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Virtual Hope Box mobile app grows in popularity

A free smartphone app that helps people in crisis remember good things in their lives has been downloaded 13,000 times in the past six months, according to data from app stores.

That’s good news for experts at the National Center for Telehealth & Technology (T2), which developed the Virtual Hope Box app to help users manage stress. The user-friendly app contains sections for relaxation, games for distraction and inspiring quotes. Users can upload photographs, music and messages to themselves about coping with particular challenges.

Given the positive response by those who have tried the app, it has the potential to be far more widely used, said Nigel Bush, Ph.D., T2 deputy chief of research, in a webinar hosted by the Defense Centers of Excellence for Psychological Health and Traumatic Brain Injury.

Among the comments the center has received: “It helped manage distress at work when having memory issues.”

Another user said, “It is soothing and prevents me from doing things like yelling at people in line.”

Although the app is also a tool for therapists to use with their patients, providers have been slow to take advantage of it, Bush said. One reason may be that therapists don’t tend to think of smartphones as a tool for delivering care. Although 60 percent of therapists own a smartphone, only 7 percent use one in clinical practice.

To increase usage, T2 is seeking to introduce the app to therapists, said Amanda Edwards-Stewart, Ph.D., T2 deputy director of emerging technologies program.

In addition, the Department of Veterans Affairs started a randomized controlled trial using the Virtual Hope Box with 100 patients at risk of self-harm. The results of the trial may also help expand use among providers.

A pilot study by T2 found that service members, who are younger and more comfortable with technology than the average American, prefer a web app to the physical hope box by a margin of two to one. They said the app is more portable than a real box, and more private.

While most people only use mobile apps once or twice before they uninstall them, in the pilot study, users turned to the virtual hope box at least during the two weeks between therapy appointments, and a majority used it for at least six weeks. Users added hundreds of new photos, quotations and music files to their virtual hope boxes over time.

What is the Virtual Hope Box?

The Virtual Hope Box (VHB) is a free mobile application for behavioral health patients to use with guidance from their providers.

What is the purpose of the VHB?

The purpose of the VHB is to help patients decrease their experience of distress by encouraging and facilitating healthy coping and emotion regulation skills.

Who developed the VHB?

The VHB was developed by the National Center for Telehealth and Technology (T2), a US Department of Defense Center of Excellence for Psychological Health and Traumatic Brain Injury.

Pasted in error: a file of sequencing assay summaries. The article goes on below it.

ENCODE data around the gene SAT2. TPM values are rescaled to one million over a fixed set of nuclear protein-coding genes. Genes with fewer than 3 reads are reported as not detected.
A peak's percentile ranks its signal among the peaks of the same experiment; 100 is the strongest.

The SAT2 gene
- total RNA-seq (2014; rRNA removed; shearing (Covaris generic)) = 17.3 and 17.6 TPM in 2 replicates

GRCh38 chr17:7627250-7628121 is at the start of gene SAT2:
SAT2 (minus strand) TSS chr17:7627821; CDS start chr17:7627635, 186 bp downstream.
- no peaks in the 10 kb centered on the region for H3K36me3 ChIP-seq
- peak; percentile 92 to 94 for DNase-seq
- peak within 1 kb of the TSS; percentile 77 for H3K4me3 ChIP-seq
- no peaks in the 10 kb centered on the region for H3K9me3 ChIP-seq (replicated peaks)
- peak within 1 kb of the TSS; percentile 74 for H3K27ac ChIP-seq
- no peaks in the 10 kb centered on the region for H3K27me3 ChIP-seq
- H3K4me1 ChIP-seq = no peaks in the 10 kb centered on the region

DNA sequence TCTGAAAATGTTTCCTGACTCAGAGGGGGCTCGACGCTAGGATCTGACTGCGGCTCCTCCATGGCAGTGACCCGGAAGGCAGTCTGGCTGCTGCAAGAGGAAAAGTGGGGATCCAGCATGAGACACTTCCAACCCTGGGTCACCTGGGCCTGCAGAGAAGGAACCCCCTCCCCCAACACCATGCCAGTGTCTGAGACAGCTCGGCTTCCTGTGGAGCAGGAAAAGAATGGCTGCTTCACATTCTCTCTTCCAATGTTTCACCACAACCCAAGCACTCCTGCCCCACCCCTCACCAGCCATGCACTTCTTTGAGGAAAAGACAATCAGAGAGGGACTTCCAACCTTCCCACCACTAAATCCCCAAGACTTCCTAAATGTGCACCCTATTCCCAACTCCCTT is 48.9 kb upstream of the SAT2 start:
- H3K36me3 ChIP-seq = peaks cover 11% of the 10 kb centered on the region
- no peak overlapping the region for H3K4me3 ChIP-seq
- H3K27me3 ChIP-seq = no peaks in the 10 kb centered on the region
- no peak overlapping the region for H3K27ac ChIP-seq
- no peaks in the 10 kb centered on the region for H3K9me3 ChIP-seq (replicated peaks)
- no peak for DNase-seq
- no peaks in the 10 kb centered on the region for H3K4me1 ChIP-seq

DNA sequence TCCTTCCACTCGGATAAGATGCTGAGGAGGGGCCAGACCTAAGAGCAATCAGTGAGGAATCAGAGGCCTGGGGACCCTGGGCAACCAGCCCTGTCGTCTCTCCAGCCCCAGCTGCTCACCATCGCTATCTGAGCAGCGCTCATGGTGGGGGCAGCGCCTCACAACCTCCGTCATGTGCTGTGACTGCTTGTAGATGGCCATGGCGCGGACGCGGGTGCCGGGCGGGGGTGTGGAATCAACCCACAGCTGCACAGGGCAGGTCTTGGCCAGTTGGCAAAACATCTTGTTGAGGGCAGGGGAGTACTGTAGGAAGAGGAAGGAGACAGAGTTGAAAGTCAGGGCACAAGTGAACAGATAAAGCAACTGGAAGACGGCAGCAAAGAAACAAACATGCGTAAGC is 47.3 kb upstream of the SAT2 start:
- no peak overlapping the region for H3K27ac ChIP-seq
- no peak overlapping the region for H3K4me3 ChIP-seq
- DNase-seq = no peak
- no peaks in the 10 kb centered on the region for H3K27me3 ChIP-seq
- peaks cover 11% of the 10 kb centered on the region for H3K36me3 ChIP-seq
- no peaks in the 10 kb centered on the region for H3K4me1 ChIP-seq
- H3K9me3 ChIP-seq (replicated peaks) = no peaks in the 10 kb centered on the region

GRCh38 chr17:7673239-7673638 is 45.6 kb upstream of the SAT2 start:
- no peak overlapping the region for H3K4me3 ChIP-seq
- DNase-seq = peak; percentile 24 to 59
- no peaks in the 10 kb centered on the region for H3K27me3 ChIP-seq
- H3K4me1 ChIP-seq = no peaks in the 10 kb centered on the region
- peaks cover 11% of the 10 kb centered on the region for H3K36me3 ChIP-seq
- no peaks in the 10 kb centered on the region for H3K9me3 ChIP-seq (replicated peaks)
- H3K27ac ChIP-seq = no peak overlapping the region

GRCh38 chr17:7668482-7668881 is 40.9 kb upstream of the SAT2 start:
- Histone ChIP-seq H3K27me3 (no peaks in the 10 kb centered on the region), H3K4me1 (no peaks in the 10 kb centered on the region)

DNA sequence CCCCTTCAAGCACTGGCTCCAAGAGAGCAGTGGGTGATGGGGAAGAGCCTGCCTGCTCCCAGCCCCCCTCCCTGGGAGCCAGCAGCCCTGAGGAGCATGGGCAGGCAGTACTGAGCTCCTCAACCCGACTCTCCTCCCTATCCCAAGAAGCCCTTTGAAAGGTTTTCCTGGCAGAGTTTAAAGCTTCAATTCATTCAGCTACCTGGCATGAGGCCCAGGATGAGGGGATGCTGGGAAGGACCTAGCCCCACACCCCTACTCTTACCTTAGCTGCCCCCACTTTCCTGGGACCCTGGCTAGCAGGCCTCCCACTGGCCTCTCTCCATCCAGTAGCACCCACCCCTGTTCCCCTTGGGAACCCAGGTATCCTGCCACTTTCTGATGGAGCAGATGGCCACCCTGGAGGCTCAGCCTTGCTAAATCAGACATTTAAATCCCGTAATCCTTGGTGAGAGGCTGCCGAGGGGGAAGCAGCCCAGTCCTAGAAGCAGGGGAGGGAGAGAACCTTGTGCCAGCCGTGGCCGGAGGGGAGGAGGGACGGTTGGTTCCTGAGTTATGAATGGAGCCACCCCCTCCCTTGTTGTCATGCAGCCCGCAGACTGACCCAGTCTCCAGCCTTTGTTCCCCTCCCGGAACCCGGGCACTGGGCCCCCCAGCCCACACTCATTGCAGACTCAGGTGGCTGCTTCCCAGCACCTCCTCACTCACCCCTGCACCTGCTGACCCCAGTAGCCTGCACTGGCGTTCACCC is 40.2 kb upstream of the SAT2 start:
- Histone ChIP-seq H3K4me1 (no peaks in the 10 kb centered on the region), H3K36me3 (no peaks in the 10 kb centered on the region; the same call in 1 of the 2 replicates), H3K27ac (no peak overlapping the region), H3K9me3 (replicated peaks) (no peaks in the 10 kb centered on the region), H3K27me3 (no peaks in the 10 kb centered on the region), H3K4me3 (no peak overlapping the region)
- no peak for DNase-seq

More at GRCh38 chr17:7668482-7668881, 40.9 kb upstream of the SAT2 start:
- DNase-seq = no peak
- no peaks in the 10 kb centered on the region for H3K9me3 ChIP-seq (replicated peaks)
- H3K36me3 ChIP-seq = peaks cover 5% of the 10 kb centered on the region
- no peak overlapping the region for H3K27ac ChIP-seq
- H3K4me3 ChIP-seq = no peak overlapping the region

Who should use the VHB?

The VHB app has been developed specifically for use by patients who are engaged in treatment with a behavioral health provider.

How does the VHB work?

Patients download the free VHB app to their personal mobile devices, including smartphones and tablet computers. Beginning in the clinic, users work with their behavioral health providers to add individually tailored and customized content into various sections of the app. Once oriented to the process, patients may continue to add content at any time. That highly personalized content is then available to patients at any time they have access to their mobile device, which means that the VHB tools and content are highly portable and almost always available to a user in distress.

What kind of content and tools does VHB provide?

Patients can use the VHB to store a variety of rich multimedia content that they find personally supportive in times of need. For example, the patient can include family photos, videos and recorded messages from loved ones, inspirational quotes, music they find especially soothing, reminders of previous successes, positive life experiences and future aspirations, and affirmations of their worth in their VHB. A patient can also collaborate with their provider to create coping cards to use in response to personal problem areas they experience. Finally, the VHB provides the patient with positive activity planning, distraction tools, and interactive relaxation exercises including guided imagery, controlled breathing and muscle relaxation.

Are there any groups of patients for whom the Virtual Hope Box mobile app might be especially useful?

The VHB contains coping tools that may be helpful for addressing many issues. However, it may also have particular value in specific patient populations. For example, a grant from the Military Suicide Research Consortium funded a pilot project and a randomized controlled trial to study the potential of the VHB for helping patients at high risk of intentional self-harm. By helping high-risk patients cope with distress and urges to die, the VHB may offer providers a useful accessory to care.

(Information courtesy of the National Center for Telehealth and Technology)

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